The cost of saying no to Peacekeeping

by Abhishek Bhatnagar

Virginia Page Fortana of Columbia University has a great paper out titled Does Peacekeeping Keep Peace? [1], which shows through a comprehensive study of recent civil wars that peacekeeping in general does lead to greater stability in conflict zones. In her own words “peacekeeping after civil wars does indeed make an important contribution to the stability of peace.”

In another release from 2011, Australia’s Institute for Economics and Peace showed that peace is generally profitable to the global economy. It calculated that conflicts had caused a loss of about $8 trillion in 2011, and $38 trillion over five years.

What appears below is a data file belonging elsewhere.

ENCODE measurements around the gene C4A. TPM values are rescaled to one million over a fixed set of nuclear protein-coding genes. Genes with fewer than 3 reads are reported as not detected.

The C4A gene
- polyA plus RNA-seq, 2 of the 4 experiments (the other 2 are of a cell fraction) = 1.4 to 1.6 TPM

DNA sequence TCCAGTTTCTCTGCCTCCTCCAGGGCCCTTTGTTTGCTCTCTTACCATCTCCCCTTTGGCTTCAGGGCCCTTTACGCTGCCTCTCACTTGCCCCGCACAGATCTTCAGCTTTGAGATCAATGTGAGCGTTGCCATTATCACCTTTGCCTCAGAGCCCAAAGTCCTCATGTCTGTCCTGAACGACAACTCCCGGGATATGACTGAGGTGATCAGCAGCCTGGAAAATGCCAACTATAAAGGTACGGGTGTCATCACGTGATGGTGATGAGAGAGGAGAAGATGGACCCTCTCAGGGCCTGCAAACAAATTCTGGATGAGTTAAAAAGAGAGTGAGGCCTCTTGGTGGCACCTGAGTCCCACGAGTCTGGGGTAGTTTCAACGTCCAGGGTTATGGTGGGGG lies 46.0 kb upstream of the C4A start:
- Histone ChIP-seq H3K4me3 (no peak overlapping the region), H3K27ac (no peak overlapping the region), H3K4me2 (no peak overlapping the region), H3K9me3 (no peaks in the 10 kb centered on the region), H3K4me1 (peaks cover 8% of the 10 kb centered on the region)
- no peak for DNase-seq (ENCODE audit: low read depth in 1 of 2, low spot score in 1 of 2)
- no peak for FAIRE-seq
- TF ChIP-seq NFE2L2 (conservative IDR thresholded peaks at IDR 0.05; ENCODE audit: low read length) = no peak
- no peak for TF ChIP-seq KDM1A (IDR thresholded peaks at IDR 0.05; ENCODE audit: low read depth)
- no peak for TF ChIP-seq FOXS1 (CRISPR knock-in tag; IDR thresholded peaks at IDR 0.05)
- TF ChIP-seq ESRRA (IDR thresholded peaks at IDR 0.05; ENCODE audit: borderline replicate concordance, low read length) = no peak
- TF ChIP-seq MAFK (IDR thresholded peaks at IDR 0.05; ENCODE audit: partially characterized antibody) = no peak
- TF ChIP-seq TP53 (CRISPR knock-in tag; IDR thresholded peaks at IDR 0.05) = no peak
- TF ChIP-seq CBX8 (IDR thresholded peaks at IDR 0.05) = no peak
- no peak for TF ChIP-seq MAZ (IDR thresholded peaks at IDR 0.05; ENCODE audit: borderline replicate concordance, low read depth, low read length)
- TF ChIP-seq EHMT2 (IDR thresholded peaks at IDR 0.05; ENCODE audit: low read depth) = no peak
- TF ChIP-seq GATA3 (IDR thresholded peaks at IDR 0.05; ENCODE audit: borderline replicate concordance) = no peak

While we can all submit that it would be pure fantasy to expect a conflict free world, we should be able to categorize easily preventable conflicts, and at the very least work towards them. The GPI report shows that a 25% reduction in conflict would deliver a $2 trillion net return to the world economy.

With countries like Mali, Mauritania, and Syria now falling away to Islamic extremists in stark opposition to US interests, you really wonder, what is the true cause of reluctance from international interventionism. In my opinion, it is nothing but the lack of political will.

1. Does Peacekeeping Keep Peace? International Intervention and the Duration of Peace After Civil War

2. Vision of Humanity – Global Peace Index 2011

3. You may also want to check out some of the conflicts that The Sentinel Project for Genocide Prevention is tracking through its early warning system.

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